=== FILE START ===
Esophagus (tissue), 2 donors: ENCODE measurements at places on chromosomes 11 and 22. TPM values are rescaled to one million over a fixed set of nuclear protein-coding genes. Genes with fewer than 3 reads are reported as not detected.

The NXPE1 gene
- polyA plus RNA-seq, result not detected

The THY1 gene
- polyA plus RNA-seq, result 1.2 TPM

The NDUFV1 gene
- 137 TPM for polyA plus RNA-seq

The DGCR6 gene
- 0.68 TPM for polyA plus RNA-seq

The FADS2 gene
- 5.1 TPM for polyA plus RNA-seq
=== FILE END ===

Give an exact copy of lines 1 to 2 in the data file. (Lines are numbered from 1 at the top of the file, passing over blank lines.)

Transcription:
Esophagus (tissue), 2 donors: ENCODE measurements at places on chromosomes 11 and 22. TPM values are rescaled to one million over a fixed set of nuclear protein-coding genes. Genes with fewer than 3 reads are reported as not detected.

The NXPE1 gene